Tag Archives: IBM

Paging Dr. Watson…….

As some of you may have already heard, Watson was created by IBM to have human-like cognitive processing abilities.  In short, a computer that can process mass amounts of data and it’s nuances in order to make a decision.  (Remember the Jeopardy episode where two human players played against Watson?)  In healthcare, clinicians face a daunting challenge everyday where they have to take in a lot of data, make quick decisions that could cause harm (or even death to their patients), and do that in increasingly short encounters in hospitals and outpatient settings.  While Watson was pretty cool to watch answering obscure questions about say Russian history, the application in the clinical workflow to aid clinicians could be a game changer.  The VA is in fact doing this by deploying Watson for a “clinical reasoning system”.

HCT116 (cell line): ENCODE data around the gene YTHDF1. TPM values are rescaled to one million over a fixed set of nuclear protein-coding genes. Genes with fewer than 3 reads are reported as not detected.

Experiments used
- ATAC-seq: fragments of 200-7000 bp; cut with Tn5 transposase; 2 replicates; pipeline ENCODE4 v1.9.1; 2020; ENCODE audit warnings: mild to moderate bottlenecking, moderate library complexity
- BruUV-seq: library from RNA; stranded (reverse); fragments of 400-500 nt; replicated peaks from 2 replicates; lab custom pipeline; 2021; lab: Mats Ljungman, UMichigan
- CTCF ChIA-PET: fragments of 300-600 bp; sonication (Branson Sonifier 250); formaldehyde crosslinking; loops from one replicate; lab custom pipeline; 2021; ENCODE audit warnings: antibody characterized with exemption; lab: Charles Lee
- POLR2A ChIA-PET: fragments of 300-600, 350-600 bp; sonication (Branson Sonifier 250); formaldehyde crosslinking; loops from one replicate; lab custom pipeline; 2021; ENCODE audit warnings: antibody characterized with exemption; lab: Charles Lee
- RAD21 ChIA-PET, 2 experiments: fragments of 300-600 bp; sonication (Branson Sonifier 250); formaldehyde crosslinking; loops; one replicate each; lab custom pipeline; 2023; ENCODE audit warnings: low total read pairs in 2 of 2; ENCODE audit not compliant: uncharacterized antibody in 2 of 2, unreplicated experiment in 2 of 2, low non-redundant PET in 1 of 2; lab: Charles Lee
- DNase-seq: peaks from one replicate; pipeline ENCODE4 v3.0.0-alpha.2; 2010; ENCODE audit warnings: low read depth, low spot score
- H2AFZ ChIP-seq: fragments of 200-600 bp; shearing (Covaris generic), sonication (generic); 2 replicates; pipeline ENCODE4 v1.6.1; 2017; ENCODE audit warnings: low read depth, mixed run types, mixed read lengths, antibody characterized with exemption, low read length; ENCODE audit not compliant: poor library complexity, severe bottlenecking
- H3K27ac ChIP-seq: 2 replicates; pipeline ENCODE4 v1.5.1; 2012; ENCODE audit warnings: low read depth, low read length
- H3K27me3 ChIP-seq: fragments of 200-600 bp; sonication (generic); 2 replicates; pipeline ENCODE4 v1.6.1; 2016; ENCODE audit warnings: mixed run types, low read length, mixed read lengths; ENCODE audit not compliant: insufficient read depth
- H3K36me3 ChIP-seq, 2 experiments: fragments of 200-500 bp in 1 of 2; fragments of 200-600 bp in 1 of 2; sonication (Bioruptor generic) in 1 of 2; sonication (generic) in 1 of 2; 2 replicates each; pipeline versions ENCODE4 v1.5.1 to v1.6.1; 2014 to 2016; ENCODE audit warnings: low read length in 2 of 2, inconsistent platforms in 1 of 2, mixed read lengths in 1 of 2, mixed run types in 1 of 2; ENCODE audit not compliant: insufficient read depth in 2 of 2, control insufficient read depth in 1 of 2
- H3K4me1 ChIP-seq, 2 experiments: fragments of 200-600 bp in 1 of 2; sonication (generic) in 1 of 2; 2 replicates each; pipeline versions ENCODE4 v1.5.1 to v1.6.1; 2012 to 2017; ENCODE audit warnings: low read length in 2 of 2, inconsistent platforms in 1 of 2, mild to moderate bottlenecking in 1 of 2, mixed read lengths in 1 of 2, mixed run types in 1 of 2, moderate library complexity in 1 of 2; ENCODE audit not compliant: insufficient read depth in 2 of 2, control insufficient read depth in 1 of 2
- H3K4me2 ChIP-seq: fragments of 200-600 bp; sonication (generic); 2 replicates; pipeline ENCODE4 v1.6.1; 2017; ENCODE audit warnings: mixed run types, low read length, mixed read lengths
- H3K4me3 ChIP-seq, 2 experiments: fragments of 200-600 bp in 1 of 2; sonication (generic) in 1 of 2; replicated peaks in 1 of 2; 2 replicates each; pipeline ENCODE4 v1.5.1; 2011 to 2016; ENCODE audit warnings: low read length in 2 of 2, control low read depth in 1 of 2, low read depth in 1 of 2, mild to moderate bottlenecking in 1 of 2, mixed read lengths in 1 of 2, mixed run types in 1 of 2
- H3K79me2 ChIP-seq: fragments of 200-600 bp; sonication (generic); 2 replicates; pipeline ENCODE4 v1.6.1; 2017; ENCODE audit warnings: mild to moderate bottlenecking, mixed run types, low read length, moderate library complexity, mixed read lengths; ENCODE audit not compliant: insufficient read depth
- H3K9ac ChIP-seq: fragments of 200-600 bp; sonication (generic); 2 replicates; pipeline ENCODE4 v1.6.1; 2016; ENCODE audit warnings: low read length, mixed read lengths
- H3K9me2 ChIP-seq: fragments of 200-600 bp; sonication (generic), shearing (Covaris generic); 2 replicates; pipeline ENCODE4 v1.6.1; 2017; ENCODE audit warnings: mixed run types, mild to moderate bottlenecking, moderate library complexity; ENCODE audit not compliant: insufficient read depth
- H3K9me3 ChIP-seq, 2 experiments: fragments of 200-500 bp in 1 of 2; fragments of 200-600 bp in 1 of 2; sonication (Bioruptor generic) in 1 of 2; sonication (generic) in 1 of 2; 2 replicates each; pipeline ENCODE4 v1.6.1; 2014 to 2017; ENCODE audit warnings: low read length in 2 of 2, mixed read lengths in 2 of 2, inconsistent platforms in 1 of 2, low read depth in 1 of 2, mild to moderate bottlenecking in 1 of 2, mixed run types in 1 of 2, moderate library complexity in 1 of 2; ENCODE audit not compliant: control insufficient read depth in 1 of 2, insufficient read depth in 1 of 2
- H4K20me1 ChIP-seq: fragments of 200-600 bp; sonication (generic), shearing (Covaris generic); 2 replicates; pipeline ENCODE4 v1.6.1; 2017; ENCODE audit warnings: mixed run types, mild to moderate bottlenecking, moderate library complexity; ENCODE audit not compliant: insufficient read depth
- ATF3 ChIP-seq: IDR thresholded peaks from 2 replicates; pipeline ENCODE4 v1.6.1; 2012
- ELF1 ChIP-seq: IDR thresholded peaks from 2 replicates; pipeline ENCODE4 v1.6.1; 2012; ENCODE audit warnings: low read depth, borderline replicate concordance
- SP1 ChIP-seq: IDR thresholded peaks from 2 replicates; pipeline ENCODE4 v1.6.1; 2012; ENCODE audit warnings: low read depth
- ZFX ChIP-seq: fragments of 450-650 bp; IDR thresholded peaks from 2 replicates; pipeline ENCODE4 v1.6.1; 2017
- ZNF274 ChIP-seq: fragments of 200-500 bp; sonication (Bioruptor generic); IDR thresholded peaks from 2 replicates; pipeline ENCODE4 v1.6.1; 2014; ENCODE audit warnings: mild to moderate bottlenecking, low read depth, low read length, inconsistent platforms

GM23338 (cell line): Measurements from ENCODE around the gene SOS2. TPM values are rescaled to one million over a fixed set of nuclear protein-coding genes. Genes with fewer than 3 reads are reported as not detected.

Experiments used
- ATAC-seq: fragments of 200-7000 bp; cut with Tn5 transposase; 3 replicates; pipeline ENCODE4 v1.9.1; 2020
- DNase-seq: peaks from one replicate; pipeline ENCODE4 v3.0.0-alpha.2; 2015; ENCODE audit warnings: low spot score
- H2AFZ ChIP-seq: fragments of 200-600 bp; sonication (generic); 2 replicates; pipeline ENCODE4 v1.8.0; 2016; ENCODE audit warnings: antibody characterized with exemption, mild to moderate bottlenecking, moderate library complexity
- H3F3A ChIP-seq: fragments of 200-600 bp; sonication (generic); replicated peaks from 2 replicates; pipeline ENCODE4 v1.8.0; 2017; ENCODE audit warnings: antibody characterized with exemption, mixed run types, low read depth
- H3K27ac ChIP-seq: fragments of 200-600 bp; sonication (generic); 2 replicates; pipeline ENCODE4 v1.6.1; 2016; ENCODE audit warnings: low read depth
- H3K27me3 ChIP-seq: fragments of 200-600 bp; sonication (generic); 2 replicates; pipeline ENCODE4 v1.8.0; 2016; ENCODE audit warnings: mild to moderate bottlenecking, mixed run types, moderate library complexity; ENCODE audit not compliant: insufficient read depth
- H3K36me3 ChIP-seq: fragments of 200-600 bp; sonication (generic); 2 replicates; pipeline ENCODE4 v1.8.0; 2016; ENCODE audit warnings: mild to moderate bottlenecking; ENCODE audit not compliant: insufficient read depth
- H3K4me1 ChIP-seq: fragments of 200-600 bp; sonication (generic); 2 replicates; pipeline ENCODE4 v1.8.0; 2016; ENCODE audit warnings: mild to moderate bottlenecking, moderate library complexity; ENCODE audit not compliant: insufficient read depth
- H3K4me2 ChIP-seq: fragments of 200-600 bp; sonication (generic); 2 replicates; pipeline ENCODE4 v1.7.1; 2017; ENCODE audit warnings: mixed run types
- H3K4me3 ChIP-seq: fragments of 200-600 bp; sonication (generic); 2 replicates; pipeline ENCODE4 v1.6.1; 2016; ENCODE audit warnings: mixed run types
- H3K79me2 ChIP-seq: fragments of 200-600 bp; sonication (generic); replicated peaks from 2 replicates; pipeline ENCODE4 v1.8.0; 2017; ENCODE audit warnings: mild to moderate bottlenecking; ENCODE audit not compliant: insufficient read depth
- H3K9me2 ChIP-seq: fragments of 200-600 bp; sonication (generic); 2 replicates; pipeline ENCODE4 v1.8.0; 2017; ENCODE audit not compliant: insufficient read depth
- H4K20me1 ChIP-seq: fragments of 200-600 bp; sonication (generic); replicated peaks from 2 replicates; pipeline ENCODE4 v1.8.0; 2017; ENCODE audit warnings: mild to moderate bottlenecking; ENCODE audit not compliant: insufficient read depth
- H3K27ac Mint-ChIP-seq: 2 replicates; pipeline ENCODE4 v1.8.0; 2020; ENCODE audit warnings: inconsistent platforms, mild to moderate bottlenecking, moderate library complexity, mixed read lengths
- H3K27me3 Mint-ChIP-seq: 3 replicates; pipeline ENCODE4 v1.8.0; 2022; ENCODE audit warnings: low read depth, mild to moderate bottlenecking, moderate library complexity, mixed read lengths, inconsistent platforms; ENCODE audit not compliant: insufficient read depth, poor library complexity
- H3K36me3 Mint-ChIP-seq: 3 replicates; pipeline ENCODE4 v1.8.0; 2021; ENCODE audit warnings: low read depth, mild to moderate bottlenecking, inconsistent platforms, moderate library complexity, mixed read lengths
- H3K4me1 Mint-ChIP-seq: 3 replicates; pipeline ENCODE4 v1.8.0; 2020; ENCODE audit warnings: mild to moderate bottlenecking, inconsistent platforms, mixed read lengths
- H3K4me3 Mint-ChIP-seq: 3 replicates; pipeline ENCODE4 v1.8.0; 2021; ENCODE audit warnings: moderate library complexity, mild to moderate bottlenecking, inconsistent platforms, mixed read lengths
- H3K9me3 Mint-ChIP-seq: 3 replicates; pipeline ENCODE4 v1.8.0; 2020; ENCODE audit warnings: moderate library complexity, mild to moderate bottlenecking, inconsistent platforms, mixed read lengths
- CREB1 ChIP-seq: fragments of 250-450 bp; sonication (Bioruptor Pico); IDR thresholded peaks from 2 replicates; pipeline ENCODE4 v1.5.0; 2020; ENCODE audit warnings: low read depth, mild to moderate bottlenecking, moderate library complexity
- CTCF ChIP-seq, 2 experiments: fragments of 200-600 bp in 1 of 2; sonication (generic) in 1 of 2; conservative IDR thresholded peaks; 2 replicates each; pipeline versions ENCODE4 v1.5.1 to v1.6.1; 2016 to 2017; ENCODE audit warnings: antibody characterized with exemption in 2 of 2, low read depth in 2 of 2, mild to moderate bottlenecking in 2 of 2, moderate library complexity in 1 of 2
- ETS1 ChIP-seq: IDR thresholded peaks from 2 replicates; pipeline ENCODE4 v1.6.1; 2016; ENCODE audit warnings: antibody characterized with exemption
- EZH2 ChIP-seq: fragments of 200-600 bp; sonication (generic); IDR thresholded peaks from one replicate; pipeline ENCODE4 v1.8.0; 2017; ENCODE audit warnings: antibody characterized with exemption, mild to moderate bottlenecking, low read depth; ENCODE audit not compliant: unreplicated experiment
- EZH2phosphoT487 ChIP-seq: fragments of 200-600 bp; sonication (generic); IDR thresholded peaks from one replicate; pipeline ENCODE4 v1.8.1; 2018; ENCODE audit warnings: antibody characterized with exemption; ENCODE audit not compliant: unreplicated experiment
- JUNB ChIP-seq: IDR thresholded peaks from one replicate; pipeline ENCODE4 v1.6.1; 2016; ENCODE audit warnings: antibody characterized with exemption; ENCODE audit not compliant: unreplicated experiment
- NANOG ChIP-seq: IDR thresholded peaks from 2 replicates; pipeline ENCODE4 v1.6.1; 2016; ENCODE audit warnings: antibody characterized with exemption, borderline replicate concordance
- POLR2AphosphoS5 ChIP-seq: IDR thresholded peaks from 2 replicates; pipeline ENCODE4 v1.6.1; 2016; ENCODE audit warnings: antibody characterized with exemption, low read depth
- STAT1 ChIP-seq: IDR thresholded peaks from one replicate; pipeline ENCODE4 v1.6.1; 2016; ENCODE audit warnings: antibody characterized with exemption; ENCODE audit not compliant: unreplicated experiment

What are your thoughts about this?  Is this too much too soon or will this truly help us all in the end?

As 2014 Nears an End, What Do You Think the Top 10 Health IT Stories Were?

As 2015 is nearly upon us, it’s time for us to reflect on the past year and what has occurred throughout the year.  For healthcare, it’s been quite a bit of a ride.  Since I’ve been exclusively on an ICD-10 implementation since 2010, the major story of the year was the delay of the ICD-10 compliance date that was snuck into the SGR bill in March.  I would argue to say that blindsided all of us no matter what side of the provider/payer/vendor fence you are on.

According to Govhealthit.com, here are some of their top health IT stories of 2014 outside of the ICD-10 compliance date delay:

1) Prescriptive instead of predictive analytics

2) ONC 10 year operability roadmap

3) Epic is more interoperable than conventional wisdom allows

4) Apple/IBM partnership

What are your top health IT stories of 2014?